Imagine searching on Google using only your voice. Imagine, instead of typing out key words in your search query, you ask a sentence – just as how you would ask a friend. With Google’s latest addition to its already-powerful search engine, soon everyone will be able to perform the most natural of searches, further breaking down the barrier between man and machine.

This new conversational search feature, announced early this morning at the ongoing Google I/O developer conference, will soon not only be available for those performing searches on mobile devices, but also on laptops and desktops using the Chrome browser. Utilizing the same hotword detection as found on Google Now (where users say “Google” to activate the voice recognition software), those on desktops and laptops can perform conversational search queries by only saying “OK Google”, and a voice recognition icon appears. What’s more, Google is now also able to understand context from the previous search. For example, if the user asks for the weather in, say, London, before then asking “what about here”, Google’s search algorithms will be able to produce the correct reply.


In addition, Google has also been working on providing better answers to simple queries, and even tries to answer any follow-up questions before the user asks. For example, if the user asks “what’s the population of Canada”, Google will provide a graph featuring the population of the country in recent years, as well as other lines showing the population in other countries usually associated with Canada. Also, Google’s Knowledge Graph, the company’s map of real-world people, places and things, has been expanded to support Polish, Turkist, as well as simplified and traditional Chinese.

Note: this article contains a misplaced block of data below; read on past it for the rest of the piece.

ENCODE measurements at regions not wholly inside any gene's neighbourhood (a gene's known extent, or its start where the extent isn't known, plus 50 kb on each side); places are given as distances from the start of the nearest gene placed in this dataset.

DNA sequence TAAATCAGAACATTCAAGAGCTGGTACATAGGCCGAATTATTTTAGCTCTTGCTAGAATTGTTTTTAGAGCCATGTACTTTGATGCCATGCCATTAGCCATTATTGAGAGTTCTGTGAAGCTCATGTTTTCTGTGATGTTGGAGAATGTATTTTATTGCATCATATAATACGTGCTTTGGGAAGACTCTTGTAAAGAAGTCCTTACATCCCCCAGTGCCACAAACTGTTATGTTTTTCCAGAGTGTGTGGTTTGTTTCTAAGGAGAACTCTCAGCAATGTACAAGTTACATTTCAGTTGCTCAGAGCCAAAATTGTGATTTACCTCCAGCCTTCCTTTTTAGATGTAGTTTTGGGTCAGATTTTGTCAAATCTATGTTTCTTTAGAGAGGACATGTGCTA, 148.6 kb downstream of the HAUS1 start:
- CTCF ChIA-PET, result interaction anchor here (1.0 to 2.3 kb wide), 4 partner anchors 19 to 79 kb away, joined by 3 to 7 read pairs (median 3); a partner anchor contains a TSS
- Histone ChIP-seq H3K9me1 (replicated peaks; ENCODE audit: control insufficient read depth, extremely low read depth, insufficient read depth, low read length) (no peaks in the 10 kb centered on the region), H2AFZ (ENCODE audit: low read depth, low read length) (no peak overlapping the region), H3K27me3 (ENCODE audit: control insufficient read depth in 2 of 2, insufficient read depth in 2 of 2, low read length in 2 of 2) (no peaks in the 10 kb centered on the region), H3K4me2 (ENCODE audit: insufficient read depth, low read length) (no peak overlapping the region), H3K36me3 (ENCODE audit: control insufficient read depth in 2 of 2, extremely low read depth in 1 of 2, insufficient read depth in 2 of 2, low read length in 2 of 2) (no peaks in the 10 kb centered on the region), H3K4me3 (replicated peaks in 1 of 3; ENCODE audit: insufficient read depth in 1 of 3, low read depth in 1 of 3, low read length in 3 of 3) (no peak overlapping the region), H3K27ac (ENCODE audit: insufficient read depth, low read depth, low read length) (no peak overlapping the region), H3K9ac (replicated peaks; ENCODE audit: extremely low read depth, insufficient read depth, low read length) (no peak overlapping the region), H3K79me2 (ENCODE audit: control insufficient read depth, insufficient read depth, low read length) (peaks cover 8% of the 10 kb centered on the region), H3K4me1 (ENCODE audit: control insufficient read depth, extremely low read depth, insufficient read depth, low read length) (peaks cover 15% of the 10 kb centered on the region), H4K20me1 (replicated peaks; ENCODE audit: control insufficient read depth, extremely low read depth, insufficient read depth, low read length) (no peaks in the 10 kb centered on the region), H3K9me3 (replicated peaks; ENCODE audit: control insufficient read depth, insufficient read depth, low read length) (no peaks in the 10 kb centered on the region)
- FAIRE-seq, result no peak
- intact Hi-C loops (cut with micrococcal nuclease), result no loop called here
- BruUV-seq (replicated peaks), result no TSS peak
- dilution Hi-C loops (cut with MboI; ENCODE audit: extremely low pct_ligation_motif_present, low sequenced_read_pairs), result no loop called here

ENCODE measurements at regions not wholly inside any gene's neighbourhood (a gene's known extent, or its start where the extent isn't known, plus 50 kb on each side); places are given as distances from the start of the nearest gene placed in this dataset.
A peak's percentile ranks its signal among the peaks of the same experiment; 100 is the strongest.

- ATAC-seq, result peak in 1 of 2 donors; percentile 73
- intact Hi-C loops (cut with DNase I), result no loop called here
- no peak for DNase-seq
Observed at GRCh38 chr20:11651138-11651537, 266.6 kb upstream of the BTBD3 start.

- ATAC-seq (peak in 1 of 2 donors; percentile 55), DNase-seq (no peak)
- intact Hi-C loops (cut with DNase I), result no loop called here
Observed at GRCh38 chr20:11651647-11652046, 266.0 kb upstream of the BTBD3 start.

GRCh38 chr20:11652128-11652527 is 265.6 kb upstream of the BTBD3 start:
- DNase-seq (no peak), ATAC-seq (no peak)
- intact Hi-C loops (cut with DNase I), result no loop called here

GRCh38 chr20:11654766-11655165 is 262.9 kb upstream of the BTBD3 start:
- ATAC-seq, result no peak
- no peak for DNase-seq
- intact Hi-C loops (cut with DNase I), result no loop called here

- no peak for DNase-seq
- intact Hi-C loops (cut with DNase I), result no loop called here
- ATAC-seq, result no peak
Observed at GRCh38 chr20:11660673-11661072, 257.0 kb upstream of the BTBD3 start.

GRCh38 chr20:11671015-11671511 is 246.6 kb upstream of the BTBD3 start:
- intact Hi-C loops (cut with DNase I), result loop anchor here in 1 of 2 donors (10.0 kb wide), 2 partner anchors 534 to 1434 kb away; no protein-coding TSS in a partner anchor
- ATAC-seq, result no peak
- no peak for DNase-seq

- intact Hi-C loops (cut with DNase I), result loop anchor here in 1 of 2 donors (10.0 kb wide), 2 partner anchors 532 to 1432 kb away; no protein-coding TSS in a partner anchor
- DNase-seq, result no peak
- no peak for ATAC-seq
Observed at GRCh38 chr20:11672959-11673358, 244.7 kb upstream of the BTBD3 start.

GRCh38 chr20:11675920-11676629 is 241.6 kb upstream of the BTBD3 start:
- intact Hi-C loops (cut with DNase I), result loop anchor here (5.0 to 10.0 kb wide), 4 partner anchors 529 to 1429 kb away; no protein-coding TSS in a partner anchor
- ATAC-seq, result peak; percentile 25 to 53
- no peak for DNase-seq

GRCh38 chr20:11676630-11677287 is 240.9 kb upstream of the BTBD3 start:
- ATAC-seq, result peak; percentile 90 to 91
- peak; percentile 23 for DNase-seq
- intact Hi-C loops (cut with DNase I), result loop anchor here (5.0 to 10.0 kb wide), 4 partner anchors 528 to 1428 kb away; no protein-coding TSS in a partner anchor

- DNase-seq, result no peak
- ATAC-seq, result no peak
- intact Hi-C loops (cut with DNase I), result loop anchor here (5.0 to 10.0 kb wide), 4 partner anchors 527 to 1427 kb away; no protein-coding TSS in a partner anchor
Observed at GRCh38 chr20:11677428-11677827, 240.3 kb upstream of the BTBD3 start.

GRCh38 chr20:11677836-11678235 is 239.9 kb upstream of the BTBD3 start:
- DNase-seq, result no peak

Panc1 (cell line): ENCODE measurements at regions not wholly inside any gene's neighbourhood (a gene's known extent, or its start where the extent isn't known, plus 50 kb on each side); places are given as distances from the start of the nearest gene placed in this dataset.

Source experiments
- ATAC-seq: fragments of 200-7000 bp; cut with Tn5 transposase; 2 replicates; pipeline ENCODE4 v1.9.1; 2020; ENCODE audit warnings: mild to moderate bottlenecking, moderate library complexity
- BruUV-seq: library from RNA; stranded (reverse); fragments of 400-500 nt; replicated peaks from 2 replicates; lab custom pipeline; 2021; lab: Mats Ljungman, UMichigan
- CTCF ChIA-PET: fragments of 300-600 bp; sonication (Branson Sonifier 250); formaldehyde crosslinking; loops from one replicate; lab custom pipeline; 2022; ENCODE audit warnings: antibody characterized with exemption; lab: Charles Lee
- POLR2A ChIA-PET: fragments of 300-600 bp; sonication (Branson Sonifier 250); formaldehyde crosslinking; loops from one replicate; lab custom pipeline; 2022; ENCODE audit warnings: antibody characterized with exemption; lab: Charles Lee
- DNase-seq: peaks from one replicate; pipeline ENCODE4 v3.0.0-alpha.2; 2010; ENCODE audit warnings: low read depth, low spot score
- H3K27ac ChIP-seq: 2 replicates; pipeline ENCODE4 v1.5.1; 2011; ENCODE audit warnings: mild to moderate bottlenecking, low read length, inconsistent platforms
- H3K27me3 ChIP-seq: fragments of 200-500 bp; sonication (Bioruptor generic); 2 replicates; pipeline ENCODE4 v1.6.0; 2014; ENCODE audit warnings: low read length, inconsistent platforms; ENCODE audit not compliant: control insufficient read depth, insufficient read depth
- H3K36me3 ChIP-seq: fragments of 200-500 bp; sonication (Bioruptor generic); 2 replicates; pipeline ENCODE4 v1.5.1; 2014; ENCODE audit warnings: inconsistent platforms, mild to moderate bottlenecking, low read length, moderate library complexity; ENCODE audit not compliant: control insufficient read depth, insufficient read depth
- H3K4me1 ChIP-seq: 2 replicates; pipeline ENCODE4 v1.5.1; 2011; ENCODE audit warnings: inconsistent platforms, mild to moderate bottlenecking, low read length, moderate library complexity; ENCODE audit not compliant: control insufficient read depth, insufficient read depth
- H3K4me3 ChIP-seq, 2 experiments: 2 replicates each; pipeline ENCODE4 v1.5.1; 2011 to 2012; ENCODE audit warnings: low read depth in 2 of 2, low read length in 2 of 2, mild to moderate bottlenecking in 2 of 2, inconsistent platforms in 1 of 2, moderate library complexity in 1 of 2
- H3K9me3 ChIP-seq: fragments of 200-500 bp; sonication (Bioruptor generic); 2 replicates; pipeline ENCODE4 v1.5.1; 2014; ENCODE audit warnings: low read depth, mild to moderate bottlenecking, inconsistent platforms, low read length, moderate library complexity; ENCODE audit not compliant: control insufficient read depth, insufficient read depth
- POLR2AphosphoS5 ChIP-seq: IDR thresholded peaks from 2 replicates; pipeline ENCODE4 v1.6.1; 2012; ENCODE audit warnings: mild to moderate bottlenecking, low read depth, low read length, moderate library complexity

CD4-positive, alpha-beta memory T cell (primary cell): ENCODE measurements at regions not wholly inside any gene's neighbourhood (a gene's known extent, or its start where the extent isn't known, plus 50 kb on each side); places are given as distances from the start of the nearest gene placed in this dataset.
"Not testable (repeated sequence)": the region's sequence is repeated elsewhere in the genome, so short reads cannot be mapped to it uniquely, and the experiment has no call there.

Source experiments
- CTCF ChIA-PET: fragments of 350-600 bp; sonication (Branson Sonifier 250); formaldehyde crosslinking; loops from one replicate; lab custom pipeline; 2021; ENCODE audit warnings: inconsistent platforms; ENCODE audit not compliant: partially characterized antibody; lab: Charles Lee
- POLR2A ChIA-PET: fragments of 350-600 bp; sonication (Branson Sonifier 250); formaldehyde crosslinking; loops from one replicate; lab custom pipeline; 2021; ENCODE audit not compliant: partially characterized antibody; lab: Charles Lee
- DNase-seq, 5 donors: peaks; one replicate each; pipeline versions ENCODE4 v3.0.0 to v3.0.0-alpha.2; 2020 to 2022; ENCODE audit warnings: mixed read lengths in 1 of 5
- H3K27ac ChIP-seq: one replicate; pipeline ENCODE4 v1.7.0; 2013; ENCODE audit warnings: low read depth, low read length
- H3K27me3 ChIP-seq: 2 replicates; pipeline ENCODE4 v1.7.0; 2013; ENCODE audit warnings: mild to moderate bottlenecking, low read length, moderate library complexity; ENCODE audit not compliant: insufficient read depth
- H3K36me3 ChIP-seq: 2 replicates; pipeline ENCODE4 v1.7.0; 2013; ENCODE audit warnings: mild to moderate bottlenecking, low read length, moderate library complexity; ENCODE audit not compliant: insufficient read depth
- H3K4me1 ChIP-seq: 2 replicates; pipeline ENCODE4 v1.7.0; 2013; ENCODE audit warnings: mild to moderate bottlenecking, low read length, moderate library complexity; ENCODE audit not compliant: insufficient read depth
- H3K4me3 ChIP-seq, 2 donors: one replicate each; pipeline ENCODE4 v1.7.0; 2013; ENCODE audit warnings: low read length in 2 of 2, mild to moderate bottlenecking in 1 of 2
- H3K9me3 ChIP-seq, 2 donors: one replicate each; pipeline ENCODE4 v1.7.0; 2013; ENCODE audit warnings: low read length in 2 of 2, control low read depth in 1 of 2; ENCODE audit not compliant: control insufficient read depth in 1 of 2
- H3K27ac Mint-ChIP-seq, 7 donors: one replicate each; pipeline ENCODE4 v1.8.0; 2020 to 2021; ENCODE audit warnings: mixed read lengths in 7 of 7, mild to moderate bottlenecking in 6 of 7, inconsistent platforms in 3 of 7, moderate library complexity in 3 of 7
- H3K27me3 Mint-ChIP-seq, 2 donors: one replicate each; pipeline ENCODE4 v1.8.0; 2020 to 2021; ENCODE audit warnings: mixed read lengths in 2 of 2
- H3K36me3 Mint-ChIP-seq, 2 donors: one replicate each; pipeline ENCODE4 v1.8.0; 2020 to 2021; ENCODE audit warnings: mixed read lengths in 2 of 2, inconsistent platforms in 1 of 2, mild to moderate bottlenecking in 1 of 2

Finally, Google has also added more cards to Google Now. The most interesting addition is the Reminders card, which features geofencing capabilities. It allows reminders not only to be triggered by the time, but also by the location the user is in. Also, Google even triggers a reminder if you’re running late to catch a train or other public transportation. Best of all, users can set most reminders on Google Now using only their voices.

Google is also working on making the ubiquitous search box even more powerful. At Google I/O, Googlers also demonstrated the ability to draft emails on the search box with simple and natural commands – much like how iOS users are accustomed to with Siri. However, Google’s execs admitted that the feature is still some way away from seeing a public release – but the I/O demo certainly proves that we’re not too far away from that reality. Perhaps that is why that part of the keynote was called “The End of Search as We Know It”.

(Source: Google Search Blog)